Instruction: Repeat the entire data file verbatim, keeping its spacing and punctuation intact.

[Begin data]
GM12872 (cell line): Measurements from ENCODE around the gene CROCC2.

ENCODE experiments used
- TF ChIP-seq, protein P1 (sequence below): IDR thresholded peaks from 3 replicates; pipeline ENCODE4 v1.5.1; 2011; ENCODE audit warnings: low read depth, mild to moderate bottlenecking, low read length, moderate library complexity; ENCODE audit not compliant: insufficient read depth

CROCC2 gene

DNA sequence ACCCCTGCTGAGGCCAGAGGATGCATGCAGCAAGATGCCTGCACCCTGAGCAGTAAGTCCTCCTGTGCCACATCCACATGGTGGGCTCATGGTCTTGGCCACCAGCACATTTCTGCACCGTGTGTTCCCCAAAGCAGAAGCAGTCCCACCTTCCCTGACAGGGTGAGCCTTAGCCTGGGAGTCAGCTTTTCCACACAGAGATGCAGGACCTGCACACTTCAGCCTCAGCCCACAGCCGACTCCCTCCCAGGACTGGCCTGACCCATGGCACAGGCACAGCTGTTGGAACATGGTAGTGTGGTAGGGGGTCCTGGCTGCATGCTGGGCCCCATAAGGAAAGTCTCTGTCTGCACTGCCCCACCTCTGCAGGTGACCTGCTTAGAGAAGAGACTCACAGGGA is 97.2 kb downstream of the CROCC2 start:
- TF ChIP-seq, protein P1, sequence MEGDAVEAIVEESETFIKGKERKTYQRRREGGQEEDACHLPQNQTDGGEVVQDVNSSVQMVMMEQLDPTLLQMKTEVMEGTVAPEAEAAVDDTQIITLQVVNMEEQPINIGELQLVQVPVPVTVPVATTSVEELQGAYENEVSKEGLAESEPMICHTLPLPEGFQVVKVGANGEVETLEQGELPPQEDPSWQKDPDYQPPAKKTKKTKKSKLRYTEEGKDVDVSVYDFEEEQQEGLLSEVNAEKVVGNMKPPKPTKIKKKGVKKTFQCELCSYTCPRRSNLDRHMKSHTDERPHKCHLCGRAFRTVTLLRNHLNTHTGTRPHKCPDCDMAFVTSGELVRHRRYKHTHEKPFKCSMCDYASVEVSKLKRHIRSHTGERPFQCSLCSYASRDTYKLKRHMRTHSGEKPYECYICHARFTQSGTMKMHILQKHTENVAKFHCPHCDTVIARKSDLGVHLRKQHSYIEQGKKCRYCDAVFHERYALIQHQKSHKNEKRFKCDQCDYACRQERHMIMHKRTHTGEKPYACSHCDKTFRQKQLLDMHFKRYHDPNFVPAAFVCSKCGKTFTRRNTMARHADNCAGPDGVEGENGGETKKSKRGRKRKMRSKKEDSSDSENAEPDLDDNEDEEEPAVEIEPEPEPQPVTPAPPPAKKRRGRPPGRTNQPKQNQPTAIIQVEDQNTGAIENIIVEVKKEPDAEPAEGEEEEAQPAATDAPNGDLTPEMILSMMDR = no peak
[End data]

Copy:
GM12872 (cell line): Measurements from ENCODE around the gene CROCC2.

ENCODE experiments used
- TF ChIP-seq, protein P1 (sequence below): IDR thresholded peaks from 3 replicates; pipeline ENCODE4 v1.5.1; 2011; ENCODE audit warnings: low read depth, mild to moderate bottlenecking, low read length, moderate library complexity; ENCODE audit not compliant: insufficient read depth

CROCC2 gene

DNA sequence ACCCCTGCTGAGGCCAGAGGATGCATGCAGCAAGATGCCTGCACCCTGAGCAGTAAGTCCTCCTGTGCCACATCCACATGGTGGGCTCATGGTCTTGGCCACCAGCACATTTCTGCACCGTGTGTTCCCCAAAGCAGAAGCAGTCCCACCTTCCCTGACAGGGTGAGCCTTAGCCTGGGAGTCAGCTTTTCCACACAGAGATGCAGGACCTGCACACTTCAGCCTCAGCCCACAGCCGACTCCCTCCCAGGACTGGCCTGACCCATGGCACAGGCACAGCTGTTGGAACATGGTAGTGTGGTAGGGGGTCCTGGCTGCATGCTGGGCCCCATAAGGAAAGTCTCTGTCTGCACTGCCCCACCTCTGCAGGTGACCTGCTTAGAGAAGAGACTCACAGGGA is 97.2 kb downstream of the CROCC2 start:
- TF ChIP-seq, protein P1, sequence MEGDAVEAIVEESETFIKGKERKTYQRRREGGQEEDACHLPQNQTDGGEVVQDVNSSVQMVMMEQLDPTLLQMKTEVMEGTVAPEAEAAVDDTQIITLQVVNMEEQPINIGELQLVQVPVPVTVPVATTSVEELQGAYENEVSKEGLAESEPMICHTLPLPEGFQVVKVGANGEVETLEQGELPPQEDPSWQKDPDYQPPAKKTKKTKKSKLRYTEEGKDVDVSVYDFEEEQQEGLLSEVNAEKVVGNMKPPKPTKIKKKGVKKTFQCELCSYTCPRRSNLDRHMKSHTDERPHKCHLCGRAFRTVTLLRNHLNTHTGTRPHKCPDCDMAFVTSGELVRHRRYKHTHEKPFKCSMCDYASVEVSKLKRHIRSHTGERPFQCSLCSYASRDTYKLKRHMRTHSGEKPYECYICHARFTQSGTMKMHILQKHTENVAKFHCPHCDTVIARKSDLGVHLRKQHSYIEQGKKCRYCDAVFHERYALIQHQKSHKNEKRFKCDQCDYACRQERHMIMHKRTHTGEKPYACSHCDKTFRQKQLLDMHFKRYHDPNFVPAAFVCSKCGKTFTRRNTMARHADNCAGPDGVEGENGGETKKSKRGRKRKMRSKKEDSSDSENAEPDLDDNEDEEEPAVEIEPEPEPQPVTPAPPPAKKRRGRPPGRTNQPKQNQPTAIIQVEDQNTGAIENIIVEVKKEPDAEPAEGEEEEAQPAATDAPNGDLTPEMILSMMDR = no peak